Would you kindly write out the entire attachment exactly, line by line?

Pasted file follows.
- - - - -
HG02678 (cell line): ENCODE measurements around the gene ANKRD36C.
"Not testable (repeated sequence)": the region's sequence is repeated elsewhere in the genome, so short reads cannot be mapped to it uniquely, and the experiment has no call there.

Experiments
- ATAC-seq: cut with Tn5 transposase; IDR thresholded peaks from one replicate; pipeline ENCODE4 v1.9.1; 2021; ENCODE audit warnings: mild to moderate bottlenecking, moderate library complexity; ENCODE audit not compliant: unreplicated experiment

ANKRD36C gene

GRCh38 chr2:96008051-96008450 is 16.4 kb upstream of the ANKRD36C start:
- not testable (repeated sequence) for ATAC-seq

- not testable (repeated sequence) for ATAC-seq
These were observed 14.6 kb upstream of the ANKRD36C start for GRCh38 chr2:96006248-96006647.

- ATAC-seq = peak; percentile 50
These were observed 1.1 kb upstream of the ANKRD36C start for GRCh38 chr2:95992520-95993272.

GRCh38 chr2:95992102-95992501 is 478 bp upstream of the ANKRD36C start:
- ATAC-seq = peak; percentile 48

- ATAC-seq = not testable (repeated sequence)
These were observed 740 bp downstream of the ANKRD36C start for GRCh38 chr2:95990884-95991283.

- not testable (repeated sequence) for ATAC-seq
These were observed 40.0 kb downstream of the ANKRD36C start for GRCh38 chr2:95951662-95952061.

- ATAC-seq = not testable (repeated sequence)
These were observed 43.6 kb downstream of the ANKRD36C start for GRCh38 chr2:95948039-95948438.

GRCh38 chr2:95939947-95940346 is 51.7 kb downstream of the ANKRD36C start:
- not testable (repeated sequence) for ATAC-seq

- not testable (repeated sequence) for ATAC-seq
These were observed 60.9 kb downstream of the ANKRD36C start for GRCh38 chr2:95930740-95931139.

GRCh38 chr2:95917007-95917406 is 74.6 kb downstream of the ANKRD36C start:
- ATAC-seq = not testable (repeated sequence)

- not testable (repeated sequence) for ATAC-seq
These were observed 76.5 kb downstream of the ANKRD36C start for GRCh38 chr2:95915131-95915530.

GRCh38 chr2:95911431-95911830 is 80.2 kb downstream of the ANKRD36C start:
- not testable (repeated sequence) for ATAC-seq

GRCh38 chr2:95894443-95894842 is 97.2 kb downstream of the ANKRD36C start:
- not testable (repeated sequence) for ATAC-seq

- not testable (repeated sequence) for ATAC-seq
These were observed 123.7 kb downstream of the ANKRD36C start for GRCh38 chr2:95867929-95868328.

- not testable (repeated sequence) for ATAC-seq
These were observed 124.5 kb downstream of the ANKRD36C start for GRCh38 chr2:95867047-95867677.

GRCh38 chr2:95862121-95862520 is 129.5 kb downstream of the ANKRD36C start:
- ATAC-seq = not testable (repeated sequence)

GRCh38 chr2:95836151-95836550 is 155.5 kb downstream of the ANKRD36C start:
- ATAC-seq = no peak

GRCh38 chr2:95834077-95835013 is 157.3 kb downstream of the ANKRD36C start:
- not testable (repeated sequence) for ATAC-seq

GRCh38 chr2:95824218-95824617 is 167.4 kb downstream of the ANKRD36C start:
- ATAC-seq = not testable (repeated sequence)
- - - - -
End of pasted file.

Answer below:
HG02678 (cell line): ENCODE measurements around the gene ANKRD36C.
"Not testable (repeated sequence)": the region's sequence is repeated elsewhere in the genome, so short reads cannot be mapped to it uniquely, and the experiment has no call there.

Experiments
- ATAC-seq: cut with Tn5 transposase; IDR thresholded peaks from one replicate; pipeline ENCODE4 v1.9.1; 2021; ENCODE audit warnings: mild to moderate bottlenecking, moderate library complexity; ENCODE audit not compliant: unreplicated experiment

ANKRD36C gene

GRCh38 chr2:96008051-96008450 is 16.4 kb upstream of the ANKRD36C start:
- not testable (repeated sequence) for ATAC-seq

- not testable (repeated sequence) for ATAC-seq
These were observed 14.6 kb upstream of the ANKRD36C start for GRCh38 chr2:96006248-96006647.

- ATAC-seq = peak; percentile 50
These were observed 1.1 kb upstream of the ANKRD36C start for GRCh38 chr2:95992520-95993272.

GRCh38 chr2:95992102-95992501 is 478 bp upstream of the ANKRD36C start:
- ATAC-seq = peak; percentile 48

- ATAC-seq = not testable (repeated sequence)
These were observed 740 bp downstream of the ANKRD36C start for GRCh38 chr2:95990884-95991283.

- not testable (repeated sequence) for ATAC-seq
These were observed 40.0 kb downstream of the ANKRD36C start for GRCh38 chr2:95951662-95952061.

- ATAC-seq = not testable (repeated sequence)
These were observed 43.6 kb downstream of the ANKRD36C start for GRCh38 chr2:95948039-95948438.

GRCh38 chr2:95939947-95940346 is 51.7 kb downstream of the ANKRD36C start:
- not testable (repeated sequence) for ATAC-seq

- not testable (repeated sequence) for ATAC-seq
These were observed 60.9 kb downstream of the ANKRD36C start for GRCh38 chr2:95930740-95931139.

GRCh38 chr2:95917007-95917406 is 74.6 kb downstream of the ANKRD36C start:
- ATAC-seq = not testable (repeated sequence)

- not testable (repeated sequence) for ATAC-seq
These were observed 76.5 kb downstream of the ANKRD36C start for GRCh38 chr2:95915131-95915530.

GRCh38 chr2:95911431-95911830 is 80.2 kb downstream of the ANKRD36C start:
- not testable (repeated sequence) for ATAC-seq

GRCh38 chr2:95894443-95894842 is 97.2 kb downstream of the ANKRD36C start:
- not testable (repeated sequence) for ATAC-seq

- not testable (repeated sequence) for ATAC-seq
These were observed 123.7 kb downstream of the ANKRD36C start for GRCh38 chr2:95867929-95868328.

- not testable (repeated sequence) for ATAC-seq
These were observed 124.5 kb downstream of the ANKRD36C start for GRCh38 chr2:95867047-95867677.

GRCh38 chr2:95862121-95862520 is 129.5 kb downstream of the ANKRD36C start:
- ATAC-seq = not testable (repeated sequence)

GRCh38 chr2:95836151-95836550 is 155.5 kb downstream of the ANKRD36C start:
- ATAC-seq = no peak

GRCh38 chr2:95834077-95835013 is 157.3 kb downstream of the ANKRD36C start:
- not testable (repeated sequence) for ATAC-seq

GRCh38 chr2:95824218-95824617 is 167.4 kb downstream of the ANKRD36C start:
- ATAC-seq = not testable (repeated sequence)